It’s time for the application layer (layer 3) stuff, the Python script for protocol conversion and session management.
I have uploaded the code (5250_terminal.py) as well as some basic instructions to run and configure it to the Github repository:
The first two layers give us the ability to send and receive frames to and from the terminals, but the 5250 terminals and the Linux compatible terminals, specifically DEC VT type terminals, are two completely different worlds:
- The 5250 terminals are block-oriented terminals. They provide a persistent buffer where we can write and read text characters to display on the screen. We have to interact with the buffer using commands that manage the displayed text itself as well as several internal registers to change text styles, control the cursor, copy data across the buffer, etc.
- The DEC VT terminals are character-oriented terminals. We interact with this type of terminals directly sending and receiving a serialized character stream, like in the good old times of mechanical teletypes. What these terminals receive they directly print it on the screen, and what you type in its keyboard is also directly sent to the computer as another character stream.
As we can only send plain text to a character based terminal, to have a greater control over what is displayed on the screen we need to include in the character stream what we call “control characters”. The control characters are analogous to the commands in the block oriented terminals, and using the we can make things like clearing the screen, positioning the text cursor, changing text style and many other things.
So with the block-oriented terminals we have a “buffer” and “commands” to manage that buffer, and with the character-oriented terminals we have a character stream where we mix standard displayable characters with non-displayable control characters to manage the display.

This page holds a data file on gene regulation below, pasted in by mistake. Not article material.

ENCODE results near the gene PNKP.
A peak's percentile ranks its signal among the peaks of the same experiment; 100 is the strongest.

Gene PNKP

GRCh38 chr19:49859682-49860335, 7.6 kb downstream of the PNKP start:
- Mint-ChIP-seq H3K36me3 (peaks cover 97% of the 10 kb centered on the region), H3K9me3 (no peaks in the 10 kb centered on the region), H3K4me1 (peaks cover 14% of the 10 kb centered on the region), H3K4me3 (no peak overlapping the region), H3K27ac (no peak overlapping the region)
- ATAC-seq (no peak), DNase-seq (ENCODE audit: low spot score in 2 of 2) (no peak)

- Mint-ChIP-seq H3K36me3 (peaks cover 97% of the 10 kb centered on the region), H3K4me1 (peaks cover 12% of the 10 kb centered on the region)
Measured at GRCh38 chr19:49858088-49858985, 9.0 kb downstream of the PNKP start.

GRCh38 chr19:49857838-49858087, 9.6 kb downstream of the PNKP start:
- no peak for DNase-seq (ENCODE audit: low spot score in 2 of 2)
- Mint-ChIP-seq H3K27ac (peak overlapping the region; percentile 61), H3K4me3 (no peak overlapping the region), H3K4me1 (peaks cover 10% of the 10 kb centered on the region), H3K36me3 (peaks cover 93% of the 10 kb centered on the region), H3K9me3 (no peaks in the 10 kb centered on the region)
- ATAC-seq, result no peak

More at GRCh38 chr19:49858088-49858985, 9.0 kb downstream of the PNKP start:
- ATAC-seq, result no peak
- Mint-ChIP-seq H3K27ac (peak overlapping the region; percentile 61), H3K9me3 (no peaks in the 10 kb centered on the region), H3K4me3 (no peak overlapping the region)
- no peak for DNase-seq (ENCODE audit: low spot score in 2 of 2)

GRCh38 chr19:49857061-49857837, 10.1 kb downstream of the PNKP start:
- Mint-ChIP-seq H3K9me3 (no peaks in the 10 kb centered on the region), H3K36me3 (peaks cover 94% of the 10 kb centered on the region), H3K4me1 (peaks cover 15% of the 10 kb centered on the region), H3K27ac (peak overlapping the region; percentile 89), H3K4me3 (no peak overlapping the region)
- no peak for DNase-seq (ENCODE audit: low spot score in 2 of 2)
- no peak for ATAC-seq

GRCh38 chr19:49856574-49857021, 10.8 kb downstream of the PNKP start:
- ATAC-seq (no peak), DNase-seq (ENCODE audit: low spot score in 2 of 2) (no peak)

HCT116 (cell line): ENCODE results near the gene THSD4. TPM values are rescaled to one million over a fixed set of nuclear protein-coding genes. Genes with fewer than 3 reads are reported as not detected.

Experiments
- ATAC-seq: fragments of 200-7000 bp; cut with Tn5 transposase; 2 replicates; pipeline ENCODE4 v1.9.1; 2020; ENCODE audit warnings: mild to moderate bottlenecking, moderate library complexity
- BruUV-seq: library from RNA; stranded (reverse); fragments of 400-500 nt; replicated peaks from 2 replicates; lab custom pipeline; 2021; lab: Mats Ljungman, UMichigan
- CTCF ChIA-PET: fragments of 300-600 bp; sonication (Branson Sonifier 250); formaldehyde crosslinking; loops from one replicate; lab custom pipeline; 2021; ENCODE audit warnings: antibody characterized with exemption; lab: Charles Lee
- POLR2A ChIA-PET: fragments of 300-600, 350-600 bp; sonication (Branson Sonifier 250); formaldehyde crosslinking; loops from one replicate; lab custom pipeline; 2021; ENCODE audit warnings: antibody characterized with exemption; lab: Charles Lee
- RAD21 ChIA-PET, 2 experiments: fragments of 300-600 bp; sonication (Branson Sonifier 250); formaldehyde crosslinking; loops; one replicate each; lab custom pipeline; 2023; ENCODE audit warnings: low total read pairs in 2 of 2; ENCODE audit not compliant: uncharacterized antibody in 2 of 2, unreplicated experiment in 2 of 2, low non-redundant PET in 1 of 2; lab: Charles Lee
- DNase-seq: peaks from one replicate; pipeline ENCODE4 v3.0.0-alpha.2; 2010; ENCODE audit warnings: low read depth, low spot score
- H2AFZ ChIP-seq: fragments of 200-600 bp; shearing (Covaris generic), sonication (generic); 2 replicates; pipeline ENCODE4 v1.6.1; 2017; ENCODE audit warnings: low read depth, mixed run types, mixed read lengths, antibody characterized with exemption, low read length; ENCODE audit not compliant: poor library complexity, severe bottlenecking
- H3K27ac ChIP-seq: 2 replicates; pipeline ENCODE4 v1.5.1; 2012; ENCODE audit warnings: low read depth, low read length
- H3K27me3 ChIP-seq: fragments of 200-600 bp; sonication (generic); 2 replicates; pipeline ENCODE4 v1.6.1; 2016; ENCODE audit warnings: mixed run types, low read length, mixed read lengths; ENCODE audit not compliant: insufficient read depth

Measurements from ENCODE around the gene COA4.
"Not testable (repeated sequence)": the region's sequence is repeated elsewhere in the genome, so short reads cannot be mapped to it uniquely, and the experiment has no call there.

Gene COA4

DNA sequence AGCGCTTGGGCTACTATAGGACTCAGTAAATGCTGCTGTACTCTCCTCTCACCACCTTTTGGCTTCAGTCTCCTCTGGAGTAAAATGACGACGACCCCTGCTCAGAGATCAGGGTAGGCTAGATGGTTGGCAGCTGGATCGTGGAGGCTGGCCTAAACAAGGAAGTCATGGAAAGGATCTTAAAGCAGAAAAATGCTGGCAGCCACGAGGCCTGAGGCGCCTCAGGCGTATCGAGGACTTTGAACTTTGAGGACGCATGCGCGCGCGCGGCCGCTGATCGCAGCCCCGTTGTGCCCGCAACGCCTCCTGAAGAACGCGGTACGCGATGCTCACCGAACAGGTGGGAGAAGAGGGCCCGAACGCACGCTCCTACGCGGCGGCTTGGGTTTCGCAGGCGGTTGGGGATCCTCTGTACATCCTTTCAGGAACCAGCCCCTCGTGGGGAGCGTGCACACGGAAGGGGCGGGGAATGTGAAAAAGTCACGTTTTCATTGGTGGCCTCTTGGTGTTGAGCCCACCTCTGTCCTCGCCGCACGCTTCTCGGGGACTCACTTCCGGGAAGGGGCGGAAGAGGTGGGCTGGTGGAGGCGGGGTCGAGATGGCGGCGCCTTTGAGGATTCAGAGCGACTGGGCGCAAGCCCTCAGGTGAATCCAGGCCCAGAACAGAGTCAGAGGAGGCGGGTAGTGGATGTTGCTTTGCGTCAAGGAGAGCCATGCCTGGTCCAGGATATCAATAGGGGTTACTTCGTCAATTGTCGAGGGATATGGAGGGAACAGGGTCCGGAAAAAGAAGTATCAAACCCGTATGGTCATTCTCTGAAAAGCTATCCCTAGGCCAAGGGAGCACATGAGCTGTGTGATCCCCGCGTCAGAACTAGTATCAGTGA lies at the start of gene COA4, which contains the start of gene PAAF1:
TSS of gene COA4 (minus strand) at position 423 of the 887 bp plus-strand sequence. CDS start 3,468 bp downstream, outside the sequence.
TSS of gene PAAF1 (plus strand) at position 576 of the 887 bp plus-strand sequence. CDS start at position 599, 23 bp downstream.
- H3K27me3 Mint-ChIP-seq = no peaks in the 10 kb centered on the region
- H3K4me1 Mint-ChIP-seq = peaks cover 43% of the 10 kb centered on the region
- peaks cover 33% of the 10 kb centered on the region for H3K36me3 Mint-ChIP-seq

There are two main kinds of control characters in a DEC type terminal:
ASCII control chars
- ASCII control characters, that are simply the characters from the ascii table below the “space” character (character 32 or 0x20 in hexadecimal). Those are characters like line feed, carry return, tabulators, etc. They are also typically used as keyboard-generated control characters, usually pressing in the keyboard the Control key followed by another key (as an example, Control + c generates the character ETX or End of Text).
- Escape characters, that are extended control sequences that begin with the “ESC” character code (0x1B) followed by one or more characters as command modifiers. The meaning of those escape sequences are terminal-specific so we need to target an adequate terminal for the conversion.
For this project we are currently implementing only the Escape sequences for the VT52 terminal, as it it simple enough for a quick implementation, and somehow matches the capabilities of the IBM 5251 terminal. In the future it would be nice to have a full VT100 or ANSI X3.64 support for this converter, as this will allow to have a nearly total compatibility with most modern text-based software. Maybe this is a little overkill for a 5251 terminal but could be adequate for more modern terminals like the IBM 3196.
VT52 escape sequences
The structure of the Python program (5250_terminal.py) is as follows:
- The program starts a thread to manage the serial port communication, to and from the Teensy. That resource is shared between all the managed terminals.
- One thread is started for each managed terminal that starts a shell process and captures its standard input and output for that terminal.